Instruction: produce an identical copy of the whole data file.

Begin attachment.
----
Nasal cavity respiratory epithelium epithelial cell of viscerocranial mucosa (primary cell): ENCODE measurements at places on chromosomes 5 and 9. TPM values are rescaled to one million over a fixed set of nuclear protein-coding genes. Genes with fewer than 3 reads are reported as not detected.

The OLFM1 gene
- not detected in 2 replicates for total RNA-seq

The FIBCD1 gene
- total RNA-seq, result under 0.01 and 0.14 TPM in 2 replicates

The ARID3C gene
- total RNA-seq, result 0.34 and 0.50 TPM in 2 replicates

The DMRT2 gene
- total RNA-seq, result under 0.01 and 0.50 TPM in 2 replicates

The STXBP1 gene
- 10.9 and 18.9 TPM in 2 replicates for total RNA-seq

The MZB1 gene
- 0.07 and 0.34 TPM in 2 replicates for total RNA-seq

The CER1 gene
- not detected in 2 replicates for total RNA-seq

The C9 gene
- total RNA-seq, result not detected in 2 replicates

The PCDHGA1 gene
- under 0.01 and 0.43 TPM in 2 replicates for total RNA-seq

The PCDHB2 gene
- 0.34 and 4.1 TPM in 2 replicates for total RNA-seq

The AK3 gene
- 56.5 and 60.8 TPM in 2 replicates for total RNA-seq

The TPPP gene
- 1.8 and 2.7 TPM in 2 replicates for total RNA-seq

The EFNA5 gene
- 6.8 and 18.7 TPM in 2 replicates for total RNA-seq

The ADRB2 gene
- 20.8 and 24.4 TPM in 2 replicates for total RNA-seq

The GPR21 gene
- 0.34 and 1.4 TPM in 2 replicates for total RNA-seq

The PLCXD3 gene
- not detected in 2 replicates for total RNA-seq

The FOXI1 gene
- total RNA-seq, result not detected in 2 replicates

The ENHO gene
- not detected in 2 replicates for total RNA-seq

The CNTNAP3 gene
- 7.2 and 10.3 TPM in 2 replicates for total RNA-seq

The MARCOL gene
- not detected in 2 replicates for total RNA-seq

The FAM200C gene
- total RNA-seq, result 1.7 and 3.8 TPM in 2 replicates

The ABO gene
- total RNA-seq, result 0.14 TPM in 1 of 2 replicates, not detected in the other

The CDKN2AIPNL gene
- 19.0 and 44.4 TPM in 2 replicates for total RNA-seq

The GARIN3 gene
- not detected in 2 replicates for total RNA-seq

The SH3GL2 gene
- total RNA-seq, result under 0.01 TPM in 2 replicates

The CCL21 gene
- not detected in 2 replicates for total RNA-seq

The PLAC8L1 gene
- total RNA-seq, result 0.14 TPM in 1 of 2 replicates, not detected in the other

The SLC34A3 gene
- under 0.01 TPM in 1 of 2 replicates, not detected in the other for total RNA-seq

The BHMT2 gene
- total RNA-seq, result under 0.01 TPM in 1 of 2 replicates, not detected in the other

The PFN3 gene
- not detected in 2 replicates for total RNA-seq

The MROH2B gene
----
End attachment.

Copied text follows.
Nasal cavity respiratory epithelium epithelial cell of viscerocranial mucosa (primary cell): ENCODE measurements at places on chromosomes 5 and 9. TPM values are rescaled to one million over a fixed set of nuclear protein-coding genes. Genes with fewer than 3 reads are reported as not detected.

The OLFM1 gene
- not detected in 2 replicates for total RNA-seq

The FIBCD1 gene
- total RNA-seq, result under 0.01 and 0.14 TPM in 2 replicates

The ARID3C gene
- total RNA-seq, result 0.34 and 0.50 TPM in 2 replicates

The DMRT2 gene
- total RNA-seq, result under 0.01 and 0.50 TPM in 2 replicates

The STXBP1 gene
- 10.9 and 18.9 TPM in 2 replicates for total RNA-seq

The MZB1 gene
- 0.07 and 0.34 TPM in 2 replicates for total RNA-seq

The CER1 gene
- not detected in 2 replicates for total RNA-seq

The C9 gene
- total RNA-seq, result not detected in 2 replicates

The PCDHGA1 gene
- under 0.01 and 0.43 TPM in 2 replicates for total RNA-seq

The PCDHB2 gene
- 0.34 and 4.1 TPM in 2 replicates for total RNA-seq

The AK3 gene
- 56.5 and 60.8 TPM in 2 replicates for total RNA-seq

The TPPP gene
- 1.8 and 2.7 TPM in 2 replicates for total RNA-seq

The EFNA5 gene
- 6.8 and 18.7 TPM in 2 replicates for total RNA-seq

The ADRB2 gene
- 20.8 and 24.4 TPM in 2 replicates for total RNA-seq

The GPR21 gene
- 0.34 and 1.4 TPM in 2 replicates for total RNA-seq

The PLCXD3 gene
- not detected in 2 replicates for total RNA-seq

The FOXI1 gene
- total RNA-seq, result not detected in 2 replicates

The ENHO gene
- not detected in 2 replicates for total RNA-seq

The CNTNAP3 gene
- 7.2 and 10.3 TPM in 2 replicates for total RNA-seq

The MARCOL gene
- not detected in 2 replicates for total RNA-seq

The FAM200C gene
- total RNA-seq, result 1.7 and 3.8 TPM in 2 replicates

The ABO gene
- total RNA-seq, result 0.14 TPM in 1 of 2 replicates, not detected in the other

The CDKN2AIPNL gene
- 19.0 and 44.4 TPM in 2 replicates for total RNA-seq

The GARIN3 gene
- not detected in 2 replicates for total RNA-seq

The SH3GL2 gene
- total RNA-seq, result under 0.01 TPM in 2 replicates

The CCL21 gene
- not detected in 2 replicates for total RNA-seq

The PLAC8L1 gene
- total RNA-seq, result 0.14 TPM in 1 of 2 replicates, not detected in the other

The SLC34A3 gene
- under 0.01 TPM in 1 of 2 replicates, not detected in the other for total RNA-seq

The BHMT2 gene
- total RNA-seq, result under 0.01 TPM in 1 of 2 replicates, not detected in the other

The PFN3 gene
- not detected in 2 replicates for total RNA-seq

The MROH2B gene